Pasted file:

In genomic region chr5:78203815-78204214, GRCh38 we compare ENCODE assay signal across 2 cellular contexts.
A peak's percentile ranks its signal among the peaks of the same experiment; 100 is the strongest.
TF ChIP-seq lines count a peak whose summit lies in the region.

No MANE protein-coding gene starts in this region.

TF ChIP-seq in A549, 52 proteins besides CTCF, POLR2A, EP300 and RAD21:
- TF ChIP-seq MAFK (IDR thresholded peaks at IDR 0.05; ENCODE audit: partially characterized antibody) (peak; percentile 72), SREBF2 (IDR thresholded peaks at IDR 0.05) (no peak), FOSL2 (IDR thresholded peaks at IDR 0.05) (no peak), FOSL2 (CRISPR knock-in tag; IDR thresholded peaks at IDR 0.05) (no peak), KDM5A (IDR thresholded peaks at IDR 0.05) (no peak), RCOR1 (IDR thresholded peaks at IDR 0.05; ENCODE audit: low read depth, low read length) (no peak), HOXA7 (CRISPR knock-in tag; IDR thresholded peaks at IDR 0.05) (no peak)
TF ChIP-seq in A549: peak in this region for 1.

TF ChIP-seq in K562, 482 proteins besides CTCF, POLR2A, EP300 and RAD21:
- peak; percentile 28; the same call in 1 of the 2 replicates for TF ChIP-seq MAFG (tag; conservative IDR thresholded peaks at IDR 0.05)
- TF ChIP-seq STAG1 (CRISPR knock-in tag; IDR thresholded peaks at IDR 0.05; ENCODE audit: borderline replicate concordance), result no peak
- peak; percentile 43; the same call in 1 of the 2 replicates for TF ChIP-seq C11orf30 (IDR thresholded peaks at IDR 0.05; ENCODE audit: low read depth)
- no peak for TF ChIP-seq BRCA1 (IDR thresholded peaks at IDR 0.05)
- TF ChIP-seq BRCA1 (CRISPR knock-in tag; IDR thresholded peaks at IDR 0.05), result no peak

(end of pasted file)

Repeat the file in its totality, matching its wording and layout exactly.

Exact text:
In genomic region chr5:78203815-78204214, GRCh38 we compare ENCODE assay signal across 2 cellular contexts.
A peak's percentile ranks its signal among the peaks of the same experiment; 100 is the strongest.
TF ChIP-seq lines count a peak whose summit lies in the region.

No MANE protein-coding gene starts in this region.

TF ChIP-seq in A549, 52 proteins besides CTCF, POLR2A, EP300 and RAD21:
- TF ChIP-seq MAFK (IDR thresholded peaks at IDR 0.05; ENCODE audit: partially characterized antibody) (peak; percentile 72), SREBF2 (IDR thresholded peaks at IDR 0.05) (no peak), FOSL2 (IDR thresholded peaks at IDR 0.05) (no peak), FOSL2 (CRISPR knock-in tag; IDR thresholded peaks at IDR 0.05) (no peak), KDM5A (IDR thresholded peaks at IDR 0.05) (no peak), RCOR1 (IDR thresholded peaks at IDR 0.05; ENCODE audit: low read depth, low read length) (no peak), HOXA7 (CRISPR knock-in tag; IDR thresholded peaks at IDR 0.05) (no peak)
TF ChIP-seq in A549: peak in this region for 1.

TF ChIP-seq in K562, 482 proteins besides CTCF, POLR2A, EP300 and RAD21:
- peak; percentile 28; the same call in 1 of the 2 replicates for TF ChIP-seq MAFG (tag; conservative IDR thresholded peaks at IDR 0.05)
- TF ChIP-seq STAG1 (CRISPR knock-in tag; IDR thresholded peaks at IDR 0.05; ENCODE audit: borderline replicate concordance), result no peak
- peak; percentile 43; the same call in 1 of the 2 replicates for TF ChIP-seq C11orf30 (IDR thresholded peaks at IDR 0.05; ENCODE audit: low read depth)
- no peak for TF ChIP-seq BRCA1 (IDR thresholded peaks at IDR 0.05)
- TF ChIP-seq BRCA1 (CRISPR knock-in tag; IDR thresholded peaks at IDR 0.05), result no peak